Journal Article


Academics' perceptions of students' motivation for learning and their own motivation for teaching in a marketized higher education context

Abstract

Background. The marketisation of higher education (HE), which positions students as consumers and academics as service providers, may adversely affect students’ motivation for learning and academics’ motivation for teaching. According to self-determination theory (SDT), high-quality forms of motivation are achieved when individuals experience fulfilment of three psychological needs: competence, autonomy, and relatedness. Aims. This study applied SDT to examine academics’ perceptions of whether the marketized HE context in England, UK, supported or undermined these three psychological needs for their students and for themselves. It also examined their perceptions of the impact that this context had on their teaching. Sample. Participants were 10 academics teaching at five post-1992 higher education institutions in England, UK. Method. Semi-structured interviews were conducted and subsequently analyzed using thematic analysis. Results. Academics observed that students identifying as consumers seemed to display lower levels of competence, autonomy, and relatedness. This contributed to an HE environment that diminished the academics’ own psychological needs. Although some felt able to improve student motivation through their teaching, others felt demotivated and disempowered by top-down pressure from managers and bottom-up pressure from students. Conclusions. The marketized HE context may undermine high-quality motivation for students’ learning and academics’ teaching. Academics should be supported to teach in ways that facilitate competence, autonomy, and relatedness in their students and themselves.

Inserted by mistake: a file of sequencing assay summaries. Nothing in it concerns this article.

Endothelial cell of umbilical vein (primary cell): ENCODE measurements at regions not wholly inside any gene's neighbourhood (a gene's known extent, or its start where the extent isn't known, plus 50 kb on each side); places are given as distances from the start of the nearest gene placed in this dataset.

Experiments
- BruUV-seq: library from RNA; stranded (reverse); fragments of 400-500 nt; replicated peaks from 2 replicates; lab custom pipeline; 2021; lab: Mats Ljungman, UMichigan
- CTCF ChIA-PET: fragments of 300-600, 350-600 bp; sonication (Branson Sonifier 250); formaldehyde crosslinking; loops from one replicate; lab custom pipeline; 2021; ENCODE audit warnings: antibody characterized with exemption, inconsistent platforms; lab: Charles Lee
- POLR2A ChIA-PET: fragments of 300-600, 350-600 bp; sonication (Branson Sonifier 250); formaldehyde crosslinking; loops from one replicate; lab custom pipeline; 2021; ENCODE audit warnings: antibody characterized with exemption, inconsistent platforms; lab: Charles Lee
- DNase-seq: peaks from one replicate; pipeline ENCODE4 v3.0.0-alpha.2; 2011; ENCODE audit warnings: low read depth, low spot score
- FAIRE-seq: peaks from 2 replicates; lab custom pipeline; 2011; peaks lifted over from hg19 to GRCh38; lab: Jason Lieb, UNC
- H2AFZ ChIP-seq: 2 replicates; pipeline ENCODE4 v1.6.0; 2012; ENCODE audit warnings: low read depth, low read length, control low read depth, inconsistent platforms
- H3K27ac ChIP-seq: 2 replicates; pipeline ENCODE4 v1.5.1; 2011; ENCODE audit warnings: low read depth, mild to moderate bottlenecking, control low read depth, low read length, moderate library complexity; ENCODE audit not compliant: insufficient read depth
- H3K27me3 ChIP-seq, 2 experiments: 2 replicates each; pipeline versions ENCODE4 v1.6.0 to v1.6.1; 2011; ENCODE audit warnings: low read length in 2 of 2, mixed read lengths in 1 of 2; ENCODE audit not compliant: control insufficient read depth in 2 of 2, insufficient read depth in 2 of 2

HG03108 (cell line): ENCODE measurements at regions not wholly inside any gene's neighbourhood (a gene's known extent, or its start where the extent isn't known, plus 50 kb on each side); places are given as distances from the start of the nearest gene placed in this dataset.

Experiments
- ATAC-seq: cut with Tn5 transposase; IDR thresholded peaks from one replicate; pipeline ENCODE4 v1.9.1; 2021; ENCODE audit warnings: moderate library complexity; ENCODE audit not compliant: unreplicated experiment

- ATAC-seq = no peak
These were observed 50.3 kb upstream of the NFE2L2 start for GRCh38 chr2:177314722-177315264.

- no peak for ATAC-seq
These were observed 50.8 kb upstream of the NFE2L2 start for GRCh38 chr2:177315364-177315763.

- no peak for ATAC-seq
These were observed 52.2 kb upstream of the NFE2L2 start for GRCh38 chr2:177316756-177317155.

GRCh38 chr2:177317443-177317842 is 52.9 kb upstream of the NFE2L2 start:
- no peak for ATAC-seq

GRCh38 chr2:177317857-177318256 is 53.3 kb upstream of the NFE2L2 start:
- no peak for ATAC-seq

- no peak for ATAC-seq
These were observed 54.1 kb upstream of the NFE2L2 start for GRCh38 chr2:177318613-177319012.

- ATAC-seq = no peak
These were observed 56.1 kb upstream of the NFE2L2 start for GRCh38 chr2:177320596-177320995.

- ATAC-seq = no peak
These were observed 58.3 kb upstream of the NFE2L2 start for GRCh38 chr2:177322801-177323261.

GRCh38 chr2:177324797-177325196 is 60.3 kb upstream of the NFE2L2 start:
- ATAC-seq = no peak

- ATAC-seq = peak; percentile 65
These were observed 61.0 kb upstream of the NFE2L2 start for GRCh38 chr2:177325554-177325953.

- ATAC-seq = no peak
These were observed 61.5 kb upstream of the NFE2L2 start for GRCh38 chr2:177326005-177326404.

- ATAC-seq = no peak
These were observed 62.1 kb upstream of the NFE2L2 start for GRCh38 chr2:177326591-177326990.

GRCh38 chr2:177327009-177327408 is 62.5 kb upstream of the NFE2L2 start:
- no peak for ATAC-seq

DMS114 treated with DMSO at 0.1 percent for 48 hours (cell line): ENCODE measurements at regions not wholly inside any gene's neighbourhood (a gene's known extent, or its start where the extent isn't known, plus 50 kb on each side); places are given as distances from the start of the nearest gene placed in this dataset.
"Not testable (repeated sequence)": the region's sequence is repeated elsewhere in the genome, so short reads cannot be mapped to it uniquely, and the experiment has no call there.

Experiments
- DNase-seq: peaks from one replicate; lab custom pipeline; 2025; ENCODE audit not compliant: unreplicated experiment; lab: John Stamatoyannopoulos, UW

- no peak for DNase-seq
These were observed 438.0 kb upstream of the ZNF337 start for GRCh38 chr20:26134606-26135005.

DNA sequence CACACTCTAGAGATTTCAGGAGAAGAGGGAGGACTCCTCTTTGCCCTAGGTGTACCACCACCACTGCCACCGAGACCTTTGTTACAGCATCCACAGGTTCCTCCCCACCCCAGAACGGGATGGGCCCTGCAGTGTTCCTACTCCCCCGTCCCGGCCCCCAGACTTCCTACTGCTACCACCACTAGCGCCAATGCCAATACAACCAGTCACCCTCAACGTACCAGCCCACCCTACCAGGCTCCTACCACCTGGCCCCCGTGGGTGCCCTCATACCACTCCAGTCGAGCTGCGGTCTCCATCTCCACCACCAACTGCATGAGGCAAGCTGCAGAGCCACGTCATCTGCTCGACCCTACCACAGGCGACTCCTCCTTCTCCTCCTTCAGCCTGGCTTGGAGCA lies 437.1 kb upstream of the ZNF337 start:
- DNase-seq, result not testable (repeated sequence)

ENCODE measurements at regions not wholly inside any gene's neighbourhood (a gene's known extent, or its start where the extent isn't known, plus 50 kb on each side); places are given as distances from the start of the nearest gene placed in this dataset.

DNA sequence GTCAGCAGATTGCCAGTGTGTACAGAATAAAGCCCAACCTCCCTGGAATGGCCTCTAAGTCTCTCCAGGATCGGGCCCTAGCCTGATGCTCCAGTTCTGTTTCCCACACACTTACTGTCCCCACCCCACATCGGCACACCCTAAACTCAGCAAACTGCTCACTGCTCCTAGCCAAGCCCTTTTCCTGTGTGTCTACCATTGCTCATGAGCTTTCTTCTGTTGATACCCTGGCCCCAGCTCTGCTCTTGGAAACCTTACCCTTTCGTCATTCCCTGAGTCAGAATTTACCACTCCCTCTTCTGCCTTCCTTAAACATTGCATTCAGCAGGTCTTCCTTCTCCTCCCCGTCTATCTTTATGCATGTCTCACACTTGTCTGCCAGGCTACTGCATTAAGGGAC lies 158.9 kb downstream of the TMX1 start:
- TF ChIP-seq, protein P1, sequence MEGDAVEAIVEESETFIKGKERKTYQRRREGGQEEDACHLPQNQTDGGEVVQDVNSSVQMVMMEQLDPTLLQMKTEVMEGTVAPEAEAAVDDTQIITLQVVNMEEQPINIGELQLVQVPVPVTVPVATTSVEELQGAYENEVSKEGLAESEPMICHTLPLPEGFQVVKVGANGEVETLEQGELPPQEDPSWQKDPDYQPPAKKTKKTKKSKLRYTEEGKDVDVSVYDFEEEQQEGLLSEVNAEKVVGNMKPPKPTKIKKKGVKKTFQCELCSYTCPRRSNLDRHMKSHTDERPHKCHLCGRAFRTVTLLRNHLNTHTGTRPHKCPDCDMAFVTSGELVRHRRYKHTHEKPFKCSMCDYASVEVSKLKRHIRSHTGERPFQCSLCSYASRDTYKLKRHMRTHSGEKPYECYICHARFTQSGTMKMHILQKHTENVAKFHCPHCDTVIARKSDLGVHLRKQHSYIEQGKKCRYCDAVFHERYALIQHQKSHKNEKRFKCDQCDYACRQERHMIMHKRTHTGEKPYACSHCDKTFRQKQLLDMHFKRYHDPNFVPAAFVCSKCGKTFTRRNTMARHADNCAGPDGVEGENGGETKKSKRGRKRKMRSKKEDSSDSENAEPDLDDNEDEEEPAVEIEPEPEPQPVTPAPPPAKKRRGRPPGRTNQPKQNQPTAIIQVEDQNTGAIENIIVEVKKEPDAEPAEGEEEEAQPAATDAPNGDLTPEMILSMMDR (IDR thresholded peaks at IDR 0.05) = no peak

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Authors

King, Naomi
Bunce, Louise

Oxford Brookes departments

Department of Psychology, Health and Professional Development

Dates

Year of publication: 2019
Date of RADAR deposit: 2019-11-28



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